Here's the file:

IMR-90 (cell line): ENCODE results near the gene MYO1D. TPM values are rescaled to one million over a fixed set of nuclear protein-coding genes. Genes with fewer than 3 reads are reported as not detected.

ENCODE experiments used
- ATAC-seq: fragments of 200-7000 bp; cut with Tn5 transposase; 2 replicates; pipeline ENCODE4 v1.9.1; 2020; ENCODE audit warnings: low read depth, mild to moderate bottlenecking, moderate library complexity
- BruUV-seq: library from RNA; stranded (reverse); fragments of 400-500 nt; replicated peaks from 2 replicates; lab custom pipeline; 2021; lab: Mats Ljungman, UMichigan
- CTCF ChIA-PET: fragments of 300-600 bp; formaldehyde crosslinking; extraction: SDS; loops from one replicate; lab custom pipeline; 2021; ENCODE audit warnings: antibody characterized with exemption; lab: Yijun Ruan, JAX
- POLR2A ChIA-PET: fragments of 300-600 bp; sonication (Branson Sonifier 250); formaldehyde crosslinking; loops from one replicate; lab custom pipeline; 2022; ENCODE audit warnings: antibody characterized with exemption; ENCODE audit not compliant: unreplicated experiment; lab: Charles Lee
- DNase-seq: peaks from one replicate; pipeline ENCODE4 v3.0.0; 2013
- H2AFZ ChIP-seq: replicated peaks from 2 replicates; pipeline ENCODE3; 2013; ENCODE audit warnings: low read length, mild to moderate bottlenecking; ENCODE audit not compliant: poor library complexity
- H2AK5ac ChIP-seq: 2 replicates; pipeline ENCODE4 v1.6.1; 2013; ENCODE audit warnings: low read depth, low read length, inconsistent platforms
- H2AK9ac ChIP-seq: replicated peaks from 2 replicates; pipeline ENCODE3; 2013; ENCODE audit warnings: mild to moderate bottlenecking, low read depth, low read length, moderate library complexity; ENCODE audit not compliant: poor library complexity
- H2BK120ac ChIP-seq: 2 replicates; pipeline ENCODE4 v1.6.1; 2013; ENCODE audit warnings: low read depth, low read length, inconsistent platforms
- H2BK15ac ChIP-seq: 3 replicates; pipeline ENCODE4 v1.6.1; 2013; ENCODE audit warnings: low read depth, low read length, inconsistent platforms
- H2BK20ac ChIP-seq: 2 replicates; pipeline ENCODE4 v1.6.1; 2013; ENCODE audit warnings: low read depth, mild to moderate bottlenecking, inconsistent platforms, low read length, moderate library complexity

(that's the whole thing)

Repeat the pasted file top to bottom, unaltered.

IMR-90 (cell line): ENCODE results near the gene MYO1D. TPM values are rescaled to one million over a fixed set of nuclear protein-coding genes. Genes with fewer than 3 reads are reported as not detected.

ENCODE experiments used
- ATAC-seq: fragments of 200-7000 bp; cut with Tn5 transposase; 2 replicates; pipeline ENCODE4 v1.9.1; 2020; ENCODE audit warnings: low read depth, mild to moderate bottlenecking, moderate library complexity
- BruUV-seq: library from RNA; stranded (reverse); fragments of 400-500 nt; replicated peaks from 2 replicates; lab custom pipeline; 2021; lab: Mats Ljungman, UMichigan
- CTCF ChIA-PET: fragments of 300-600 bp; formaldehyde crosslinking; extraction: SDS; loops from one replicate; lab custom pipeline; 2021; ENCODE audit warnings: antibody characterized with exemption; lab: Yijun Ruan, JAX
- POLR2A ChIA-PET: fragments of 300-600 bp; sonication (Branson Sonifier 250); formaldehyde crosslinking; loops from one replicate; lab custom pipeline; 2022; ENCODE audit warnings: antibody characterized with exemption; ENCODE audit not compliant: unreplicated experiment; lab: Charles Lee
- DNase-seq: peaks from one replicate; pipeline ENCODE4 v3.0.0; 2013
- H2AFZ ChIP-seq: replicated peaks from 2 replicates; pipeline ENCODE3; 2013; ENCODE audit warnings: low read length, mild to moderate bottlenecking; ENCODE audit not compliant: poor library complexity
- H2AK5ac ChIP-seq: 2 replicates; pipeline ENCODE4 v1.6.1; 2013; ENCODE audit warnings: low read depth, low read length, inconsistent platforms
- H2AK9ac ChIP-seq: replicated peaks from 2 replicates; pipeline ENCODE3; 2013; ENCODE audit warnings: mild to moderate bottlenecking, low read depth, low read length, moderate library complexity; ENCODE audit not compliant: poor library complexity
- H2BK120ac ChIP-seq: 2 replicates; pipeline ENCODE4 v1.6.1; 2013; ENCODE audit warnings: low read depth, low read length, inconsistent platforms
- H2BK15ac ChIP-seq: 3 replicates; pipeline ENCODE4 v1.6.1; 2013; ENCODE audit warnings: low read depth, low read length, inconsistent platforms
- H2BK20ac ChIP-seq: 2 replicates; pipeline ENCODE4 v1.6.1; 2013; ENCODE audit warnings: low read depth, mild to moderate bottlenecking, inconsistent platforms, low read length, moderate library complexity